Everything about the A:CM situation reminds me of Brother's in Arms: Hell's Highway, specifically the way Gearbox has touted overly polished "playable demos" as representation for the final game. Does anyone else remember this video? I can still remember being unbelievably pumped after that presentation. And again, it even has Randy Pitchford talking up a storm. It's honestly a shame to see the studio up still considers hoodwinking the press and public a viable production strategy. If anything good does come from this mess, hopefully it will have taught them to be more honest about their development process.

Exactly. Although I don't regret buying A:CM because of some of the fun I've had with co-op and MP (which speaks more to the IP and my friends), I still think GBX deserves the flak it's getting, and hopefully learns from it.

#46 Posted by Funkydupe (3321 posts) -

@grimhild: Absolutely. This situation alone has made me promise to myself never to pre-order again, ever. I've never understood why I couldn't just wait those extra days before getting a game. So, thanks Gearbox for that, at least.

#47 Posted by Lyfeforce (391 posts) -

Borderlands continues to be one of my favorite franchises of this generation, but after DNF and the radio silence on Furious 4, I've been weary of Gearbox's offerings outside of BL and it's DLC. After seeing the debacle that's been unleashed, I'm not sure what to expect. The company has laid some definite stinkers, but it's also the company that has been issuing mea culpas for broken PC ports of BL1, pouring out golden keys and the like. Maybe Gearbox could become a one-game company like Bungie/343? I dunno. I'm just happy I was able to get my pre-order money into something else.

#48 Posted by fisk0 (4306 posts) -

Gearbox have always been uneven, and up until the launch they seemed to take credit for everything about the game. Meanwhile Timegate has a decent track record, though their main focus seem to have been RTS'es and multiplayer FPS games, so maybe FPS single player campaigns isn't the stuff they're the best at. But, really, Gearbox' best stuff have been ports or expansion packs for other people's games. The Brothers in Arms series had some high points, as did Borderlands, but even Borderlands had some downright terrible sections, kinda poor shooting and some really bad DLC. And there was of course Duke Nukem Forever, which I'm not sure how much we can blame them for, as they were always open about it being a joint effort. They only started saying Colonial Marines was outsourced when the shit hit the fan.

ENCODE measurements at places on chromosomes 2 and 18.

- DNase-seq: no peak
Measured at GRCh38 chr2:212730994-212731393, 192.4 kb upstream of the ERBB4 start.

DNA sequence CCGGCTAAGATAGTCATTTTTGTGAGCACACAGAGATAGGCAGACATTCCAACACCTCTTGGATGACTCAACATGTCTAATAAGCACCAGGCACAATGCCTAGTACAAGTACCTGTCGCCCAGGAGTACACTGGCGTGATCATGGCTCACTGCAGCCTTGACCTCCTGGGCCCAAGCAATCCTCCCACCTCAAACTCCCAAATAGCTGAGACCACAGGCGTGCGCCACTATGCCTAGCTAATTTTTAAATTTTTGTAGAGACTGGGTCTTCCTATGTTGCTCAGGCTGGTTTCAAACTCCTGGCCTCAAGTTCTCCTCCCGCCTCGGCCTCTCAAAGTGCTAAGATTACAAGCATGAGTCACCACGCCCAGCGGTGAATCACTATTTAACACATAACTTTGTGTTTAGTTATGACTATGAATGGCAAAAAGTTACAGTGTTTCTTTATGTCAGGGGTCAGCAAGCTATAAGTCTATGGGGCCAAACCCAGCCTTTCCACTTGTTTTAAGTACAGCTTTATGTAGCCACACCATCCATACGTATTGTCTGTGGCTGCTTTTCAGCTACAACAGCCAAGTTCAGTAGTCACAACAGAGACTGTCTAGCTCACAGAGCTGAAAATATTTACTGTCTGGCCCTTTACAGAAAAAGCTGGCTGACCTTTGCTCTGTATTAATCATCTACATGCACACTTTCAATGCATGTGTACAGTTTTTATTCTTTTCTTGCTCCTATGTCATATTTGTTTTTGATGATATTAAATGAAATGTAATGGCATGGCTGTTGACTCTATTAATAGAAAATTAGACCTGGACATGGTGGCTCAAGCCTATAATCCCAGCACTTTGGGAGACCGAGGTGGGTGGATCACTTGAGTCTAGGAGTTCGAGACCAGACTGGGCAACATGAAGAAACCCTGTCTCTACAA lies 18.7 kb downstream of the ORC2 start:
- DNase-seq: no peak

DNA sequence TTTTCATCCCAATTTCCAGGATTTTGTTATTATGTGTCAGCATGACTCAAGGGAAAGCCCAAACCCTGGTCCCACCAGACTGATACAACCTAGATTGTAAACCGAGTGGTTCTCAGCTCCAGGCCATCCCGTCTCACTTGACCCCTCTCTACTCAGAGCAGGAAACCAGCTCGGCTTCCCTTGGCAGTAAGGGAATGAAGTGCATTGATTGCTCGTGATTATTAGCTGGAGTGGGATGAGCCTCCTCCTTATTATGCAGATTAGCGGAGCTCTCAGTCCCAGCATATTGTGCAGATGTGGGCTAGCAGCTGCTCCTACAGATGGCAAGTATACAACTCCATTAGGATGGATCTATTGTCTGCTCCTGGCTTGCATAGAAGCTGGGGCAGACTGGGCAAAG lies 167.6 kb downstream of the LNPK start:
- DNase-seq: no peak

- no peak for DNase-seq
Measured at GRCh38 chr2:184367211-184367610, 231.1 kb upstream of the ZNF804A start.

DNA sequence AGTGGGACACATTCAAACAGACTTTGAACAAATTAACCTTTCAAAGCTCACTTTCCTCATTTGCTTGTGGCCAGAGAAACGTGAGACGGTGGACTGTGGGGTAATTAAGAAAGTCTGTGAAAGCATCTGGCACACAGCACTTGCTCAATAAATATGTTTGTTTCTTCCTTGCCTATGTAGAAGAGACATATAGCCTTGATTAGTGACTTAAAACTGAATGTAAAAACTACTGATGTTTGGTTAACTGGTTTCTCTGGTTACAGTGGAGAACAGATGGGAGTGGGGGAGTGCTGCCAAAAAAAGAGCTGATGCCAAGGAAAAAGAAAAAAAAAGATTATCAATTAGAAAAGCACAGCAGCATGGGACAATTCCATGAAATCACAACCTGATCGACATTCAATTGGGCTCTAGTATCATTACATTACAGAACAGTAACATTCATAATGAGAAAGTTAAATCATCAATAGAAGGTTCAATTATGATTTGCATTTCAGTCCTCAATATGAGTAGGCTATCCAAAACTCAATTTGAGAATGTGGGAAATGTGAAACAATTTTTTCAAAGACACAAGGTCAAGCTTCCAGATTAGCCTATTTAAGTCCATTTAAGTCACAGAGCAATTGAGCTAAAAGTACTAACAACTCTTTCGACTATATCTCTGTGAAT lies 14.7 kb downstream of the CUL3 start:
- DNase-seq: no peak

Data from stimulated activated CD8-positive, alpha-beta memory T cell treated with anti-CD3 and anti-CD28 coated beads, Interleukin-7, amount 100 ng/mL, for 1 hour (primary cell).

#49 Edited by Snail (8622 posts) -

@freedomtown said:

Did you really think this game needed another negative article written about it? Geez, someone didn't pay off the media enough with this one.

Alex isn't just dissing the game, he is writing about what went wrong in its development process. Having been all these years in the making, at a studio that is known to have talented staff, and with all the promising hype that this game at one point generated, it's surprising and frankly quite shitty that it turned out to be this bad.

I find these sorts of articles interesting. I once read a Kotaku article about what happened at Silicon Knights in order for X-Men Destiny to be so shitty. It was insightful stuff.

In fact, I think I might have dreamed about something related to that article recently. Maybe even last night. Before I had even clicked this article. Weird.

#50 Edited by mnzy (2916 posts) -

@paindamnation said:

@freedomtown said:

Did you really think this game needed another negative article written about it? Geez, someone didn't pay off the media enough with this one.

Did we really need another comment about it? Probably not.

Freedomtown is right though. Alex isn't saying anything new nor has he dug up any info on what the hell happened to the game. It's just whinging for the sake of whinging.

I like Alex and I like this feature, but this article doesn't do anything but state the obvious.

Not everybody follows every site and every detail about certain events. He puts it together nicely for people like me who haven't heard of this.